Losing Out In Asia: The Perils of Principle
Europe took the high road, shunning narrow trade deals to pursue the greater global good, and now it’s paying the price.
By Sonia Kolesnikov-Jessop
April 4 2005 issue - Europe is on the high road to big business losses. As the United States races to make trade deals with nations across the world, Europe has held back, on lofty principle. If every nation cut unique deals with every other, the likely result would be a web of conflicting rules that would tangle rather than free world trade. Instead, Europe has pushed to revive talks on further opening the global trading regime. But while Europe stands on principle, it’s increasingly clear that America is racking up lucrative trade advantages. That, in any event, is the message European businesses in Singapore will deliver to EU Trade Commissioner Peter Mandelson when he arrives in the city-state in April. "European companies now feel they could be at a potential disadvantage," says Joachim Ihrcke, vice president of Eurocham, the European Chamber of Commerce in Singapore, which is urging the EU to cut a deal that rebalances the playing field.
Eurocham says its members ignored the agreement Washington made with Singapore, until it took effect early last year and quickly started producing results. Citibank, for example, will soon be allowed to open as many branches and ATMs as it chooses in Singapore, while European rivals like Standard Chartered are limited to 25 sites, at most. Citibank is also the first foreign bank with permission to enter talks to link to the local ATM network. European telecoms say U.S. rivals now enjoy better protections from being unfairly denied access to local networks, while European manufacturers see that a complex "sourcing initiative" will make it easier for Singapore IT manufacturers to import cheap components for use in finished exports to the United States only. That will lower U.S. business costs, at Europe’s competitive expense.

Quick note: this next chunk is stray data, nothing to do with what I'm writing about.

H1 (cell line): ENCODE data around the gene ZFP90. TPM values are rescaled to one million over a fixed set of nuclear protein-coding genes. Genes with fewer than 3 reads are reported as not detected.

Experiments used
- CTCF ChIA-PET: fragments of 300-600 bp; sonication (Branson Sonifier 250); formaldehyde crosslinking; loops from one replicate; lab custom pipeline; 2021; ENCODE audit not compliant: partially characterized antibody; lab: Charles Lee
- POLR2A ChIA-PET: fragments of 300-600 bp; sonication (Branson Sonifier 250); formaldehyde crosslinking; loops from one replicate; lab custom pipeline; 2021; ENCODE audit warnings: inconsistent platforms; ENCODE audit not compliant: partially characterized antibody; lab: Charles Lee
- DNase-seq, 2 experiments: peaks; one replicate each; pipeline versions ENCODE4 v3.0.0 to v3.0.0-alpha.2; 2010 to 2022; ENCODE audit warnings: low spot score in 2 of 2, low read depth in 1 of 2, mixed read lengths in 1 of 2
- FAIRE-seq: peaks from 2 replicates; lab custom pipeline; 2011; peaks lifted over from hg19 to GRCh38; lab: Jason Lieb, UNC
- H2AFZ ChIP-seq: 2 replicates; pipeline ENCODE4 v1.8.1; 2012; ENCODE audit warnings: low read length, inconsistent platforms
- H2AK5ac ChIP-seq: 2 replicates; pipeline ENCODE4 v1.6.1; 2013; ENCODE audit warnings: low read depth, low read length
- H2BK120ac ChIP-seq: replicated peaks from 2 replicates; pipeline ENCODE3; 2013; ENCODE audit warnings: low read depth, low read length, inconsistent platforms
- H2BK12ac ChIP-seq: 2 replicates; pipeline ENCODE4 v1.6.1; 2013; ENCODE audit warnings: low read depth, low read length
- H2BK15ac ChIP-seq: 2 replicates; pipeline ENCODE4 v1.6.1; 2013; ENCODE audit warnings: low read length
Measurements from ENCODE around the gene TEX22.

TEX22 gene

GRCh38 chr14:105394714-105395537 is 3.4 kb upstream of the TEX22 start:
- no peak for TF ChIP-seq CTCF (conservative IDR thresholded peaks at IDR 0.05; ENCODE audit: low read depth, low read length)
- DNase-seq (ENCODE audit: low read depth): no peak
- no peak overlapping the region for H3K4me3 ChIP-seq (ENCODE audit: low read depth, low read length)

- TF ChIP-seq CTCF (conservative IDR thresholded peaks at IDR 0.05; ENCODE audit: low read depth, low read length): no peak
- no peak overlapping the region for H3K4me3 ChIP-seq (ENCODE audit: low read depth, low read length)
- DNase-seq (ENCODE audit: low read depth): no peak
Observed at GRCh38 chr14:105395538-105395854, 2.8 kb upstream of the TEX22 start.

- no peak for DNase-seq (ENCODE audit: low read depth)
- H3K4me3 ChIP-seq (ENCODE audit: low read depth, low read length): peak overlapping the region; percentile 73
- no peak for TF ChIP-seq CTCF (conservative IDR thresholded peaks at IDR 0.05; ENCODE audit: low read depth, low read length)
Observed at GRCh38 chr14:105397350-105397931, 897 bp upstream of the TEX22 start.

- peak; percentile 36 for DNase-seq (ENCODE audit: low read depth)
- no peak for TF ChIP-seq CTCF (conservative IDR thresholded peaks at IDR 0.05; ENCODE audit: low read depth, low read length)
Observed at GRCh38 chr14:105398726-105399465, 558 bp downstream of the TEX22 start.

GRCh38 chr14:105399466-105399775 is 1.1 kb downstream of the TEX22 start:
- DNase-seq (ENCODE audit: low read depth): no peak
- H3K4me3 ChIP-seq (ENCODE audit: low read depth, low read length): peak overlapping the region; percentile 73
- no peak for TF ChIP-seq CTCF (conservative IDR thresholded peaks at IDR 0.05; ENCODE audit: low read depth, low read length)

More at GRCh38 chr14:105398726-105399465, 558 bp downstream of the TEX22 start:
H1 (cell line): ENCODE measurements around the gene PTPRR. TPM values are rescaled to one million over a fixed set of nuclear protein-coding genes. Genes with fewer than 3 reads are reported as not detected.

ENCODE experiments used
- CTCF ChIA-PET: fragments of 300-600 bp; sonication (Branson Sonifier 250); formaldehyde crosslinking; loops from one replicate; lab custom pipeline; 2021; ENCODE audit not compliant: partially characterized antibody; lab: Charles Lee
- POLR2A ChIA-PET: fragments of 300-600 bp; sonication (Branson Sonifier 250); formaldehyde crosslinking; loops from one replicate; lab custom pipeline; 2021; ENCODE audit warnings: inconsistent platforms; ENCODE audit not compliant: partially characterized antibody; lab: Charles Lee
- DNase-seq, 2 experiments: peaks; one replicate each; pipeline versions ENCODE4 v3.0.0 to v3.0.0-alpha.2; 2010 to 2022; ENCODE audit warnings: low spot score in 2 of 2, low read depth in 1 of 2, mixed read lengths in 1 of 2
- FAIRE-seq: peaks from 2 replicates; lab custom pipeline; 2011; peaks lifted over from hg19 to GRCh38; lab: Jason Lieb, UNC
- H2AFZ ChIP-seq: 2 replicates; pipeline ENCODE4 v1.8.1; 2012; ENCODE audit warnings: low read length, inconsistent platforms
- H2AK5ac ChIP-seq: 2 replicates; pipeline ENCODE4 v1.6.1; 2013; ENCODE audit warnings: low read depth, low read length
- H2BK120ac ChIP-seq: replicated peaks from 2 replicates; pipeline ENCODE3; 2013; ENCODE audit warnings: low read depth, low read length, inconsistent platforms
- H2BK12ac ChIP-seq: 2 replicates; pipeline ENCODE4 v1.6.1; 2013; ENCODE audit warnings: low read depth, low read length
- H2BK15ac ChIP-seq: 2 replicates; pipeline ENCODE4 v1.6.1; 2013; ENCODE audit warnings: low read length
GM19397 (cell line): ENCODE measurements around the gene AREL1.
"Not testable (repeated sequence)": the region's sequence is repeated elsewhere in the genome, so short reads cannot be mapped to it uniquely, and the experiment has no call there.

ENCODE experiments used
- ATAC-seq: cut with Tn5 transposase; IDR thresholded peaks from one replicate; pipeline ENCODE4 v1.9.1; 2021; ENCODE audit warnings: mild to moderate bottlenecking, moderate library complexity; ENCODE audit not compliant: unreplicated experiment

Singapore was the first Asian state to sign a free-trade deal directly with the United States, but it was a harbinger. Washington sees the deal as a template for current talks with Thailand, and possible future deals with Malaysia and the Philippines. China, Australia, India and Japan are also pursuing bilateral deals across Southeast Asia. The European deal book in Asia is blank. And with global talks going nowhere, European corporations now worry about being left out of the money. "Many feel something should be done," Ihrcke says.
The European Union is listening. Former EU trade commissioner Pascal Lamy was a globalist who did not open talks on a single new bilateral trade deal during his five-year tenure. Since succeeding Lamy in October, Mandelson has said he is "ready to consider" new regional or bilateral talks. That’s music to the business lobby.
But it is not the high road. In some ways, the U.S. deal has benefited all business in Singapore. By demanding tougher enforcement of intellectual-property rights, the United States helped protect all makers of movies and CDs from piracy. Yet it’s increasingly clear that the deal is unbalancing the Singapore market, long considered one of the fairest in Asia. For example, the city state now recognizes the diplomas of architects, lawyers and doctors from America, but generally not those from Europe. The only thing that could truly level the field is a global deal.